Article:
Licensed acupuncturists receive years of academic education and training in many acupuncture techniques, including what is now termed “dry needling”. Nearly all states require licensed acupuncturists to meet NCCAOM standards of eligibility and pass national board certification exams. What are the specific requirements for NCCAOM Nationally Board-Certified Acupuncturists™? To become an NCCAOM Nationally Board-Certified Acupuncturist™, applicants must, at a minimum: • Complete a minimum of three years or 1,905 hours of postgraduate education, including a minimum of 660 hours of supervised clinical training. • Graduate with a Masters degree or Professional Doctorate degree in Acupuncture or Oriental Medicine that is accredited by the Accreditation Commission for Acupuncture and Oriental Medicine (ACAOM). ACAOM is the only accreditation agency recognized for this purpose by the United States Department of Education. • Successfully pass three psychometrically validated NCCAOM National Board Examinations: o Foundations of Oriental Medicine o Acupuncture with Point Location o Biomedicine • Document completion of an NCCAOM approved course and assessment in Clean Needle Technique. • Sign and be held accountable to the NCCAOM® Code of Ethics and Grounds for Professional Discipline. Failure to comply is subject to disciplinary action. NCCAOM National Board Certification and/or a passing score on the NCCAOM certification examinations are required for acupuncturist licensure in 46 states plus the District of Columbia. What is the NCCAOM? The National Certification Commission for Acupuncture and Oriental Medicine (NCCAOM) is the only nationally accredited certification organization that assures entry-level competency of acupuncturists. The NCCAOM’s credentialing program in Acupuncture is accredited by a third-party accrediting body, National Commission for Certification Agencies (NCCA).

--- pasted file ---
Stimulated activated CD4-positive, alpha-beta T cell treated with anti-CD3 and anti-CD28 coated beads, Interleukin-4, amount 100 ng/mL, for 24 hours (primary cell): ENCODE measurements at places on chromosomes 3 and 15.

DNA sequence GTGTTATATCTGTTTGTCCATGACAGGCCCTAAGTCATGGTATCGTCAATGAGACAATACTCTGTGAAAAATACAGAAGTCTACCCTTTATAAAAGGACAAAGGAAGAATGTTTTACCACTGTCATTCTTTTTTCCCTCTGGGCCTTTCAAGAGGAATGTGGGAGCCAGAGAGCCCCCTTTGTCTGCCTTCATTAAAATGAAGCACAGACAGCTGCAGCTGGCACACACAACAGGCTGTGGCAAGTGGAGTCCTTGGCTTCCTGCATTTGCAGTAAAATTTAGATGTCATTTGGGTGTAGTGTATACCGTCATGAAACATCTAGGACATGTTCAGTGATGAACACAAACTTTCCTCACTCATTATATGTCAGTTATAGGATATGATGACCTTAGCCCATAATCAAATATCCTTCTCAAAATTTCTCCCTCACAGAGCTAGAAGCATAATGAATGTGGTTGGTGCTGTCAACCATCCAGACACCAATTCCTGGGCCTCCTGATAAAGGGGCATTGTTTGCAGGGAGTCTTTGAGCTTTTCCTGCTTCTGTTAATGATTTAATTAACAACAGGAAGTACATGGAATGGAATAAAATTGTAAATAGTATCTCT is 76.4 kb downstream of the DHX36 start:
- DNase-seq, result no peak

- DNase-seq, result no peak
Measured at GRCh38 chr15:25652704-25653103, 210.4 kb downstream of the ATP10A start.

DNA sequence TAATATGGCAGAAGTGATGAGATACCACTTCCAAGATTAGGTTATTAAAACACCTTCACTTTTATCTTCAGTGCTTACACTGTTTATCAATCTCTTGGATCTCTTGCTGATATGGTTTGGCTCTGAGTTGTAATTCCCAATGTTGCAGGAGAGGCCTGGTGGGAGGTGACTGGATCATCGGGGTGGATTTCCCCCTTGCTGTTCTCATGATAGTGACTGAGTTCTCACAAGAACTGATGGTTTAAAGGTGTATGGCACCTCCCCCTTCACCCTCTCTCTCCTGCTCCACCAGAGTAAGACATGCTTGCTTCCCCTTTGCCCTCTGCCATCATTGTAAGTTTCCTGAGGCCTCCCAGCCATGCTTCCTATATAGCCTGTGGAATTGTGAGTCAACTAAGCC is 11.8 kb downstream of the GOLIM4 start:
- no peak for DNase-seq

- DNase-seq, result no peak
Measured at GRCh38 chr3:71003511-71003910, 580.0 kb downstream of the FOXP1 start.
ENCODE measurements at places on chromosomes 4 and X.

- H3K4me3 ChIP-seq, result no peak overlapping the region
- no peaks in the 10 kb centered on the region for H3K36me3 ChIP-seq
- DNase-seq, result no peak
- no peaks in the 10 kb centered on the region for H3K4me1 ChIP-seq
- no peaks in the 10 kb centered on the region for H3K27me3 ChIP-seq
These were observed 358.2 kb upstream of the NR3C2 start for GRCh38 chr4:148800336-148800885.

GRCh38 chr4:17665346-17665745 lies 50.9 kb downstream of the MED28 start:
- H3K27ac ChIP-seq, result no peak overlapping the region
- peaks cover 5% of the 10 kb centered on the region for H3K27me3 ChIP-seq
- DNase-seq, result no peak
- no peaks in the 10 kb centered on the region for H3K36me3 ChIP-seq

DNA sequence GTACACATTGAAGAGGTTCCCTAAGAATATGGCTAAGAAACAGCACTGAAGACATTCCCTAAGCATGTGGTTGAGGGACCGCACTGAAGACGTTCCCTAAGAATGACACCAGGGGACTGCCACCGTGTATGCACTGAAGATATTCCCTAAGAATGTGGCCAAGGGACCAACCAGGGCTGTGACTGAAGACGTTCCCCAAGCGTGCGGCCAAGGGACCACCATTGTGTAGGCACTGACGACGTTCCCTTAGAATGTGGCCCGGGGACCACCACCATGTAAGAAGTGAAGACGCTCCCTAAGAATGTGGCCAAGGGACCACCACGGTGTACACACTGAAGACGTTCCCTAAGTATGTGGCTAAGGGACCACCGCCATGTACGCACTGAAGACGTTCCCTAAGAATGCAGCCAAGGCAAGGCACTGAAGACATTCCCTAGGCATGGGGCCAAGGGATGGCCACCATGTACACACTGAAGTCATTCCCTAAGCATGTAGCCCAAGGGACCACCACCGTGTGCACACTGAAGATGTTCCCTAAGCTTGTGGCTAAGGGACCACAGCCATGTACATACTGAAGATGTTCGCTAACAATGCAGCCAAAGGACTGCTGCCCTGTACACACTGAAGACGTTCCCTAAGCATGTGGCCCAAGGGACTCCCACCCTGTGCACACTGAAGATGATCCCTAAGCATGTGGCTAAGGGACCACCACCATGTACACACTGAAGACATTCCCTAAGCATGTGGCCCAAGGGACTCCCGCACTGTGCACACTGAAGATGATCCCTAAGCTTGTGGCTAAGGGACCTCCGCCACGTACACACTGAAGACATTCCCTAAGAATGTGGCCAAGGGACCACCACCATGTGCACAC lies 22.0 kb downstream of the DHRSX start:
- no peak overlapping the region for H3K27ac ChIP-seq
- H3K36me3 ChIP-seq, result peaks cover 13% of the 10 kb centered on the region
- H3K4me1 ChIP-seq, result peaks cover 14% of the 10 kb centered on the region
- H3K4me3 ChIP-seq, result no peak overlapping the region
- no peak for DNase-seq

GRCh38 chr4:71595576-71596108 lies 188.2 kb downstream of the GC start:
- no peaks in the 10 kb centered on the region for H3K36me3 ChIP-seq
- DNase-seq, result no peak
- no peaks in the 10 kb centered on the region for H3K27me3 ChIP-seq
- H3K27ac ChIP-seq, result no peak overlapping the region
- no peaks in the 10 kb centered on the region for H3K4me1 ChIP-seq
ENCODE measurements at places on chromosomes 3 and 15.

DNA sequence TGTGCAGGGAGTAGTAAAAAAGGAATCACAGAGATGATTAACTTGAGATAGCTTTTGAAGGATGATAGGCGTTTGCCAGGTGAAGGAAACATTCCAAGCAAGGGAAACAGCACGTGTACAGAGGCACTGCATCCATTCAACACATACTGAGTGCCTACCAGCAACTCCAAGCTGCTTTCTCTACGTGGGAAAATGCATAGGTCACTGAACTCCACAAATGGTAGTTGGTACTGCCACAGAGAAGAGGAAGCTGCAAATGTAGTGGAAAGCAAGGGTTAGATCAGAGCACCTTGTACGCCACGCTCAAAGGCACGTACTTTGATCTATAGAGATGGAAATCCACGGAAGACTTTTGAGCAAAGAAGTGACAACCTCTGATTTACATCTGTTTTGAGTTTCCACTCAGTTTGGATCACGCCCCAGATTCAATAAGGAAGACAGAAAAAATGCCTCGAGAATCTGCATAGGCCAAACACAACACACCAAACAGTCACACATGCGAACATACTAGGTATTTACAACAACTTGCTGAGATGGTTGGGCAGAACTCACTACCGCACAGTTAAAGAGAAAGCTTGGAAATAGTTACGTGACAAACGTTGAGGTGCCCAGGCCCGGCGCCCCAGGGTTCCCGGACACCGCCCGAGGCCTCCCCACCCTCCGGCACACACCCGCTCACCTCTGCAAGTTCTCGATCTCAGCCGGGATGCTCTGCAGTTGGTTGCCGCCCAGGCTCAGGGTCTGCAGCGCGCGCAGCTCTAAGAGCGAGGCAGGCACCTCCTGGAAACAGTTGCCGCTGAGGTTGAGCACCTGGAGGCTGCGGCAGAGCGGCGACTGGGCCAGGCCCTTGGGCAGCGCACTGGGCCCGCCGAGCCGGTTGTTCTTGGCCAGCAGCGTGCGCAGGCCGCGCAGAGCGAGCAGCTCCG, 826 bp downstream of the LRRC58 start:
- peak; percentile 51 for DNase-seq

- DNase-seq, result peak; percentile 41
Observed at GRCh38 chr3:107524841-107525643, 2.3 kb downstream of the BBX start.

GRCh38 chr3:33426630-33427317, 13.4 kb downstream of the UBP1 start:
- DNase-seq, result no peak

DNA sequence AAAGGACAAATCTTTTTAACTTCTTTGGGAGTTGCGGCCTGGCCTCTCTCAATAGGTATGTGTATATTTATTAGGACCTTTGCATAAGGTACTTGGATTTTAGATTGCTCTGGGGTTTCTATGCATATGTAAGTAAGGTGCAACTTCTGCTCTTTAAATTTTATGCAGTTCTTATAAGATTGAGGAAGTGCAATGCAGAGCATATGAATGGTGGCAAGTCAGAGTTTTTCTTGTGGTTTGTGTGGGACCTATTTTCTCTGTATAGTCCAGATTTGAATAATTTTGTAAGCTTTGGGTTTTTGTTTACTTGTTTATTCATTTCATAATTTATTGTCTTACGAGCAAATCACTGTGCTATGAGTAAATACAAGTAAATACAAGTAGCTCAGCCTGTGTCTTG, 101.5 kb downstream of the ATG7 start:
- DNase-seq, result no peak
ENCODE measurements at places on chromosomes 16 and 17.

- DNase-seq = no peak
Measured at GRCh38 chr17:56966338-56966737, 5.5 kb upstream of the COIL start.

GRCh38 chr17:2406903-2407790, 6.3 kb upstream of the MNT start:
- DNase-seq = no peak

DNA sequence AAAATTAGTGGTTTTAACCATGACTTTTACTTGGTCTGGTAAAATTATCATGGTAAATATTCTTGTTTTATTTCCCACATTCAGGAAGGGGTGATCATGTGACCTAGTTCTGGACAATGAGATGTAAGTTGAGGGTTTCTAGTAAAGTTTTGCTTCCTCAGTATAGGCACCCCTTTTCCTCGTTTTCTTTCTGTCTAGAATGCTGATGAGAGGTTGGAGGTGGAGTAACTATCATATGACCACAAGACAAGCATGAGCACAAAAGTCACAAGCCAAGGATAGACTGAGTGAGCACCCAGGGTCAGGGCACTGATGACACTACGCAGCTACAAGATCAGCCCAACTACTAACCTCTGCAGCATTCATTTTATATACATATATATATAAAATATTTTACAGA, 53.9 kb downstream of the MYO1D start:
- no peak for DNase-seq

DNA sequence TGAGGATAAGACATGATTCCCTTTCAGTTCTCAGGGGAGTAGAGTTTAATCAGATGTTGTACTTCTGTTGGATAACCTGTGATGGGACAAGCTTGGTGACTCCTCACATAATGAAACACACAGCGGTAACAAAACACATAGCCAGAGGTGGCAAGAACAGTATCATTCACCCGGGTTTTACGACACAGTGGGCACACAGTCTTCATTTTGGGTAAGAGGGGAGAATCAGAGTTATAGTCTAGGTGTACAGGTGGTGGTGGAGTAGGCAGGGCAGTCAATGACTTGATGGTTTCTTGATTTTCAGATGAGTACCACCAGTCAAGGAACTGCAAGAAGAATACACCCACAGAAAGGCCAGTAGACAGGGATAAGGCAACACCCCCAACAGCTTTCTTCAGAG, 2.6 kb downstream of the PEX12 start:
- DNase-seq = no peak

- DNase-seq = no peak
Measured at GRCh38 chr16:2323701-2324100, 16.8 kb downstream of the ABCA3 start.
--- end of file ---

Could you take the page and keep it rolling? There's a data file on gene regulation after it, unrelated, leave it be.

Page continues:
The NCCAOM’s mission is to assure the safety and well-being of the public and to advance the professional practice of acupuncture and Oriental medicine by establishing and promoting national evidence-based standards of competence and credentialing. NCCAOM’s top priority is to protect the public from the unsafe practice of acupuncture and Oriental medicine by individuals who do not have appropriate training and meet competency standards.